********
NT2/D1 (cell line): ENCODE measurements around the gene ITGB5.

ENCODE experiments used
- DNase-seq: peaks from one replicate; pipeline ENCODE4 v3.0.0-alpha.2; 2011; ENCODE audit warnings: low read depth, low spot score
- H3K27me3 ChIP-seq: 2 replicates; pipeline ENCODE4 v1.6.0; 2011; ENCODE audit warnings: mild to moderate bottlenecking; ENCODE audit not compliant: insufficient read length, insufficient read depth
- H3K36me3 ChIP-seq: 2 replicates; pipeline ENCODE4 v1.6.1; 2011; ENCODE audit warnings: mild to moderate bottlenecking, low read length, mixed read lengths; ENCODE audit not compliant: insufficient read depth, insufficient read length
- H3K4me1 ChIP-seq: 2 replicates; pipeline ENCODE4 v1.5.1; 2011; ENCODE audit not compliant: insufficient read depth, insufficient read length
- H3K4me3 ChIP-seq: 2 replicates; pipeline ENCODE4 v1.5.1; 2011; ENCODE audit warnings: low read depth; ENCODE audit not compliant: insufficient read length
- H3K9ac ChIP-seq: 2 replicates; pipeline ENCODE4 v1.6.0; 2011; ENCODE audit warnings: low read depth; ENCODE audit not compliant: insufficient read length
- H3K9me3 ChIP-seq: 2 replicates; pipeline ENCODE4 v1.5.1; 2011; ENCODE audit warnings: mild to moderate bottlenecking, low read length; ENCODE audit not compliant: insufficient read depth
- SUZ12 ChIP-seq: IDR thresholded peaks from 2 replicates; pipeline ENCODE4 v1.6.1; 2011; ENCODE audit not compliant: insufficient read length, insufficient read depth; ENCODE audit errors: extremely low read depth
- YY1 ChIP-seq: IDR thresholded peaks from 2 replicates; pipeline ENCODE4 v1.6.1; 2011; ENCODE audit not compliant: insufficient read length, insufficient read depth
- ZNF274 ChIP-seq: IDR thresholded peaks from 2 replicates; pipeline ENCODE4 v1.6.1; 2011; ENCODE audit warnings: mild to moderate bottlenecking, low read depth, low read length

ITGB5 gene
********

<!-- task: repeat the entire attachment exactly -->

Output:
NT2/D1 (cell line): ENCODE measurements around the gene ITGB5.

ENCODE experiments used
- DNase-seq: peaks from one replicate; pipeline ENCODE4 v3.0.0-alpha.2; 2011; ENCODE audit warnings: low read depth, low spot score
- H3K27me3 ChIP-seq: 2 replicates; pipeline ENCODE4 v1.6.0; 2011; ENCODE audit warnings: mild to moderate bottlenecking; ENCODE audit not compliant: insufficient read length, insufficient read depth
- H3K36me3 ChIP-seq: 2 replicates; pipeline ENCODE4 v1.6.1; 2011; ENCODE audit warnings: mild to moderate bottlenecking, low read length, mixed read lengths; ENCODE audit not compliant: insufficient read depth, insufficient read length
- H3K4me1 ChIP-seq: 2 replicates; pipeline ENCODE4 v1.5.1; 2011; ENCODE audit not compliant: insufficient read depth, insufficient read length
- H3K4me3 ChIP-seq: 2 replicates; pipeline ENCODE4 v1.5.1; 2011; ENCODE audit warnings: low read depth; ENCODE audit not compliant: insufficient read length
- H3K9ac ChIP-seq: 2 replicates; pipeline ENCODE4 v1.6.0; 2011; ENCODE audit warnings: low read depth; ENCODE audit not compliant: insufficient read length
- H3K9me3 ChIP-seq: 2 replicates; pipeline ENCODE4 v1.5.1; 2011; ENCODE audit warnings: mild to moderate bottlenecking, low read length; ENCODE audit not compliant: insufficient read depth
- SUZ12 ChIP-seq: IDR thresholded peaks from 2 replicates; pipeline ENCODE4 v1.6.1; 2011; ENCODE audit not compliant: insufficient read length, insufficient read depth; ENCODE audit errors: extremely low read depth
- YY1 ChIP-seq: IDR thresholded peaks from 2 replicates; pipeline ENCODE4 v1.6.1; 2011; ENCODE audit not compliant: insufficient read length, insufficient read depth
- ZNF274 ChIP-seq: IDR thresholded peaks from 2 replicates; pipeline ENCODE4 v1.6.1; 2011; ENCODE audit warnings: mild to moderate bottlenecking, low read depth, low read length

ITGB5 gene